I felt like the placement of these buildings creates a very tactical feel to the game because a couple well-placed buildings could generate you quite a bit of income. Even with well-placed buildings, there are some options for players to take the rough terrain and pay the bank rather than you, so you’ll have to be careful not to get too greedy in one area. There were a lot of times where I would end up taking a slightly more expensive way just to prevent my opponents from getting my hard-earned money.
The one thing I was surprised about was that the map didn’t actually fill up too much with buildings, even in a four player game. It also takes a lot of investment to get to the higher level buildings, which forces players to choose quantity or quality for buildings.
I found it pretty difficult to prioritize investing my money into buildings. Maybe upgrading a building every turn would be a good idea, but with money being so tight, it was better spent to get that six-point Longhorn or a worker that’ll give me a bonus instant action. In our games, the highest level building placed out was a level eight, and that was on the very last turn of the game.
Going with a heavy building strategy would also vary from game to game dependent on the combination of A & B sides that are being used. Which would make it fairly difficult to implement a craftsmen strategy used in a different game if certain buildings weren’t available. So far I’ve only really dabbled with going with a heavy craftsmen strategy and it didn’t work out too well for me. If you are able to rush some of the higher level buildings with stronger actions earlier, it could give you a huge return on your investment in just a couple turns.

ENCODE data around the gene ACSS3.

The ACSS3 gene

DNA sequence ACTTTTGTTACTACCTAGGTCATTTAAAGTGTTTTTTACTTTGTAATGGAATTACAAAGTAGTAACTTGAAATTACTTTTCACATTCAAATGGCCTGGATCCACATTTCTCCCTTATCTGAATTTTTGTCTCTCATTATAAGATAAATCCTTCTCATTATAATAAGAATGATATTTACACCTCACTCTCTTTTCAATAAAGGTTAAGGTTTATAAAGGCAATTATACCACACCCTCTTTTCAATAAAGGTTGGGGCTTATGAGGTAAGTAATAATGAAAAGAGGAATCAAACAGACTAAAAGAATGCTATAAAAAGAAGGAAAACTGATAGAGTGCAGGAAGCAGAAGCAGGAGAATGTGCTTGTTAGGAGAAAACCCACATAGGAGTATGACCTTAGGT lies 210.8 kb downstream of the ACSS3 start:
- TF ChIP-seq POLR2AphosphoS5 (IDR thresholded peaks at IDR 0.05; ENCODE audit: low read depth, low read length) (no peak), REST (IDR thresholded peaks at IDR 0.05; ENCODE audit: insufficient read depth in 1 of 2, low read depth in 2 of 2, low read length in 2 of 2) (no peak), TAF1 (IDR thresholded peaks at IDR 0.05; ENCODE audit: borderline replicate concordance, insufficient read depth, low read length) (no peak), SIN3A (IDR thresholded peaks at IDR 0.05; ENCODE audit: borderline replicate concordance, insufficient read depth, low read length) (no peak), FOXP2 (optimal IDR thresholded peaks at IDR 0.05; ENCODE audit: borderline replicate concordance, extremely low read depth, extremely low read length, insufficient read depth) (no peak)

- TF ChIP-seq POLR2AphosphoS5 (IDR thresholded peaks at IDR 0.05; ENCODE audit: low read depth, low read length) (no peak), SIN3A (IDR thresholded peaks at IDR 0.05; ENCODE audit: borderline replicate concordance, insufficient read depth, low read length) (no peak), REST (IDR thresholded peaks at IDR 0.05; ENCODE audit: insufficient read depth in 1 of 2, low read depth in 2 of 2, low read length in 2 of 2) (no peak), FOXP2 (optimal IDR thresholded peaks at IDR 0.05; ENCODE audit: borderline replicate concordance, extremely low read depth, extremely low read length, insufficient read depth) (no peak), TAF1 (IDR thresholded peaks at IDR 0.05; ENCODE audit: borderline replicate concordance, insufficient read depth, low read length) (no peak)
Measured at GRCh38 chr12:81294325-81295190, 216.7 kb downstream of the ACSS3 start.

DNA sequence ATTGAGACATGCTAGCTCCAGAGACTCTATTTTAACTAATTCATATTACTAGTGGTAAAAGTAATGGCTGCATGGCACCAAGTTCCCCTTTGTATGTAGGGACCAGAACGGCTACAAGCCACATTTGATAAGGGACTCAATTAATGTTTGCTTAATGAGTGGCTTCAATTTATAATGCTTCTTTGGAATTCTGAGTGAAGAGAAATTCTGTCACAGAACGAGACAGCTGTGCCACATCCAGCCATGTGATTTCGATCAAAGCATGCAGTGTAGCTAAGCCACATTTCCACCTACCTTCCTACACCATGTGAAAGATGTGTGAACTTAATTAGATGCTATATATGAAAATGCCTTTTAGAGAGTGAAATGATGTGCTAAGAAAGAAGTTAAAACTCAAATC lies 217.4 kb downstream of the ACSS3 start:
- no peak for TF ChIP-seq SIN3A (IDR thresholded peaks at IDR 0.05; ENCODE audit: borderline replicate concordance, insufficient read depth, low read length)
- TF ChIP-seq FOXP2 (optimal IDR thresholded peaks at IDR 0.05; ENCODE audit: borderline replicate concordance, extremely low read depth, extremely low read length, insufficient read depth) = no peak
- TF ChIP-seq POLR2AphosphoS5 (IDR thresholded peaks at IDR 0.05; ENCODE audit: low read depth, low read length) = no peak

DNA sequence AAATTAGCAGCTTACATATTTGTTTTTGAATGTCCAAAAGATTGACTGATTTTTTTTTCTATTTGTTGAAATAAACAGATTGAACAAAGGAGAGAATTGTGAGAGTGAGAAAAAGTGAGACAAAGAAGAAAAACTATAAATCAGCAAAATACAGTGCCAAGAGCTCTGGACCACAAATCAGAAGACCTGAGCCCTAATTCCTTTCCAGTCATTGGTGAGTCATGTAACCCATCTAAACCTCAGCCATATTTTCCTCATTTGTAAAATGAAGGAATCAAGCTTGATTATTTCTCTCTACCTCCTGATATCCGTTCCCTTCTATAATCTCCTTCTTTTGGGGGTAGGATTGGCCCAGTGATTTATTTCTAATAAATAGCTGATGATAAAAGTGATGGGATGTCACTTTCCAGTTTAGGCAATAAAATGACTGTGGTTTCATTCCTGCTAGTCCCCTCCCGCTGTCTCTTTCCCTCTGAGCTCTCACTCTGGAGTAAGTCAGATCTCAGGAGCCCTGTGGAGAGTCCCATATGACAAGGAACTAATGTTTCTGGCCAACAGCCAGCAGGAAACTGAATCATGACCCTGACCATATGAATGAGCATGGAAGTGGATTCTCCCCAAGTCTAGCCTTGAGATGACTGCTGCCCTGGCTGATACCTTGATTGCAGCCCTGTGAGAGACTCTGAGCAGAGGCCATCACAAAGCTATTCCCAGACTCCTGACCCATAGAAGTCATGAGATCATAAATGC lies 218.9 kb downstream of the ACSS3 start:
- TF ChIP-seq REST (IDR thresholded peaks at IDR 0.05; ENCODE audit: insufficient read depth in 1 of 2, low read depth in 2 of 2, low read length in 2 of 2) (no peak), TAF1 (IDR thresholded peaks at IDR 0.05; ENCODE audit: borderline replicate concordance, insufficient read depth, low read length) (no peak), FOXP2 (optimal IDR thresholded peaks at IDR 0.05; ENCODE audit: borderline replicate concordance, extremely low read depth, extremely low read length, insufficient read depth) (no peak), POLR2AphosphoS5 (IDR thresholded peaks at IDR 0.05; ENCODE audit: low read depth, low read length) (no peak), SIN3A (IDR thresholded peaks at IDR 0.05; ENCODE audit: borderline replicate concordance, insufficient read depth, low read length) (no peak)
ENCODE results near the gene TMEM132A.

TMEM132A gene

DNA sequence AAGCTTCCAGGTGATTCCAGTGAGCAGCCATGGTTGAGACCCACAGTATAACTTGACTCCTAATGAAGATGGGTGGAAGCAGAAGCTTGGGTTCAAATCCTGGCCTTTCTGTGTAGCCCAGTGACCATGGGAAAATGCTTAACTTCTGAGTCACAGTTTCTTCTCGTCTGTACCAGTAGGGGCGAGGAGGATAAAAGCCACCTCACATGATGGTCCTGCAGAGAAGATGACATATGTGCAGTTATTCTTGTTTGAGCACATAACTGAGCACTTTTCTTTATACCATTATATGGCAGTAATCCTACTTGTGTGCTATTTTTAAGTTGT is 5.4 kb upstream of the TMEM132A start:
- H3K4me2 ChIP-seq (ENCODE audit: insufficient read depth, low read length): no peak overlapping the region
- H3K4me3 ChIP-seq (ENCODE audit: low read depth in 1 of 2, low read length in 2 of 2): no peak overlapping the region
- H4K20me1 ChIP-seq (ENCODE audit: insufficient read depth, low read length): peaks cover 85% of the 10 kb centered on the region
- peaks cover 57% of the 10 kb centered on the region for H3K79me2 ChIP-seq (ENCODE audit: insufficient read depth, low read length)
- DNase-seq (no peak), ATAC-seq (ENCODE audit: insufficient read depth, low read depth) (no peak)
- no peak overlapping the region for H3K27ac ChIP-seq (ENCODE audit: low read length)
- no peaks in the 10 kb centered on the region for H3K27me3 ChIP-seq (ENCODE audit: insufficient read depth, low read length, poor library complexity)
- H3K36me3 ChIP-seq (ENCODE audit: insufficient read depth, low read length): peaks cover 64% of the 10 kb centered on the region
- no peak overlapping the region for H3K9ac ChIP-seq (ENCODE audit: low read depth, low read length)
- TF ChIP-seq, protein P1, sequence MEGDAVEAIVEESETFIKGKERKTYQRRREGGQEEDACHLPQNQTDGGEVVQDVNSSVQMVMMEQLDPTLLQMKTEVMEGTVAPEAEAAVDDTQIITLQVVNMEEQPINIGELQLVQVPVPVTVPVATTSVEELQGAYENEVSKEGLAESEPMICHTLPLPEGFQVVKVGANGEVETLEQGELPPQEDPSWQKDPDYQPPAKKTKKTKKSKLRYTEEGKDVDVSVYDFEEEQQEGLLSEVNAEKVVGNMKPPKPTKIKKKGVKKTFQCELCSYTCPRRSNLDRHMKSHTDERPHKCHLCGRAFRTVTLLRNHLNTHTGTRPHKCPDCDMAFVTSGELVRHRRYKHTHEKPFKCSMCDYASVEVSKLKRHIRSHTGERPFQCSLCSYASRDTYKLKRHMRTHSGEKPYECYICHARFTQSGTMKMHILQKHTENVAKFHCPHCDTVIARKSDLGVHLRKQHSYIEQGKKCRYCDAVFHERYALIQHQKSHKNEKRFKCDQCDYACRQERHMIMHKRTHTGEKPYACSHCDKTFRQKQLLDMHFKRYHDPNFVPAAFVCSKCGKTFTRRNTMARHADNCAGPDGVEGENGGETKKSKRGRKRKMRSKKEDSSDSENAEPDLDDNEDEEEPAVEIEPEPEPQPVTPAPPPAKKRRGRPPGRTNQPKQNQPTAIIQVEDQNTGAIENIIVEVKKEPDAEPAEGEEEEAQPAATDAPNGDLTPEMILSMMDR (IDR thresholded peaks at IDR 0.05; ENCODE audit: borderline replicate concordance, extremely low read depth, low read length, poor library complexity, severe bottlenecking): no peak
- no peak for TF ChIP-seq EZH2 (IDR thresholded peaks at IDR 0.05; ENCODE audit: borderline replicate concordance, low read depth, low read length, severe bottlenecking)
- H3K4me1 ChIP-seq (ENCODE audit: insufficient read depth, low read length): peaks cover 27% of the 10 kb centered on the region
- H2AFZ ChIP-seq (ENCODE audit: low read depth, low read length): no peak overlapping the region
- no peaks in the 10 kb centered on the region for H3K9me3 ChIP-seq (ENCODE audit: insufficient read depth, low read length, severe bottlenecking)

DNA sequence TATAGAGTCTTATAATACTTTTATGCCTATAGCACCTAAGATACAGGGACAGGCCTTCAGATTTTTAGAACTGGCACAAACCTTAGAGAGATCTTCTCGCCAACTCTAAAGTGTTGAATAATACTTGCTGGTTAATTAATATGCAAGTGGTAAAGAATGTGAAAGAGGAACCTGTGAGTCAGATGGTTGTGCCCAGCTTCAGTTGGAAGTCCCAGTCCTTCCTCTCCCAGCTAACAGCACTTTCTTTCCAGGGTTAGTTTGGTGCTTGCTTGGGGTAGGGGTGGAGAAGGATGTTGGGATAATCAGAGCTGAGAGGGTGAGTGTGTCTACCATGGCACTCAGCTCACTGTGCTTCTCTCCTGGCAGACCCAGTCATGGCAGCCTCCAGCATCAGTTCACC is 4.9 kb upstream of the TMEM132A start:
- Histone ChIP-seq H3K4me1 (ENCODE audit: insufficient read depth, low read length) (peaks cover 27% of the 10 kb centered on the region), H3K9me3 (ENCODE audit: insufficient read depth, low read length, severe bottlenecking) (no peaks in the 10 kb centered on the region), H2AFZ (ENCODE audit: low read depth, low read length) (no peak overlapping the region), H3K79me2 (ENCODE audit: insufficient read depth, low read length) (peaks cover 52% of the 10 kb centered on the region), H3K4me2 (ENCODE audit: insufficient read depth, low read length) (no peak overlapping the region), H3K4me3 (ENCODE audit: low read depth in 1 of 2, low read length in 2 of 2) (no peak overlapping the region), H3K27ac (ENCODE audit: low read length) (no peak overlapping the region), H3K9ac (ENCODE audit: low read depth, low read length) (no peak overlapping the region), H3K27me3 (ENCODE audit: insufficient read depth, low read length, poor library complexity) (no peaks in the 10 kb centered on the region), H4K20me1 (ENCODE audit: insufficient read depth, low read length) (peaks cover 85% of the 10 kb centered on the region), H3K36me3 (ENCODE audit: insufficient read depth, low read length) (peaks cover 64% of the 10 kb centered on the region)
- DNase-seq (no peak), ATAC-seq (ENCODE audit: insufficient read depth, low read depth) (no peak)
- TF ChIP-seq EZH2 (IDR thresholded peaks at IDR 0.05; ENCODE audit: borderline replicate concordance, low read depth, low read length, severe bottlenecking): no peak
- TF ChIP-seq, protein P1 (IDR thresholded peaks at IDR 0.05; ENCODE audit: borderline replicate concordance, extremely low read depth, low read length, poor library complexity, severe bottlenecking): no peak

There are a lot of different mechanics in this game, and they all mesh together pretty well and don’t overly complicate the game. The game is pretty simple in terms of mechanics since players move their cattleman, and take the actions shown on the location. While the mechanics are simple, there are a wide variety of strategies to try out. The biggest hurdle I had with teaching new players the game was the large amount of symbols used throughout the game. It’ll take about half the game for players to get it down, but once they understood, the game ran very smoothly with minimal downtime between turns.
We’ve played the game at all player counts, and the board changes quite a bit with more players. There is a lot more competition for prime building locations and the number of buildings increases. The two player game is fast paced and quick as players can move further along the trail with fewer buildings to slow them down. The job market is also a lot more limited in a two player game with only two workers per row. The higher player count games took a bit longer – four player game coming in at 3.5 hours due to it being everyone’s first time playing, and the three player game coming in at 1.5 hours with one new player. I feel like the average time for a three or four player game would be between 1.5 – 2ish hours when playing with experienced players.
Of all the player counts, I felt like the four player game was the most enjoyable because it felt like there was more time to pay off on the strategy you’re working toward. The two player game felt like it ended a little too abruptly and there wasn’t enough time for strategies to be fully implemented.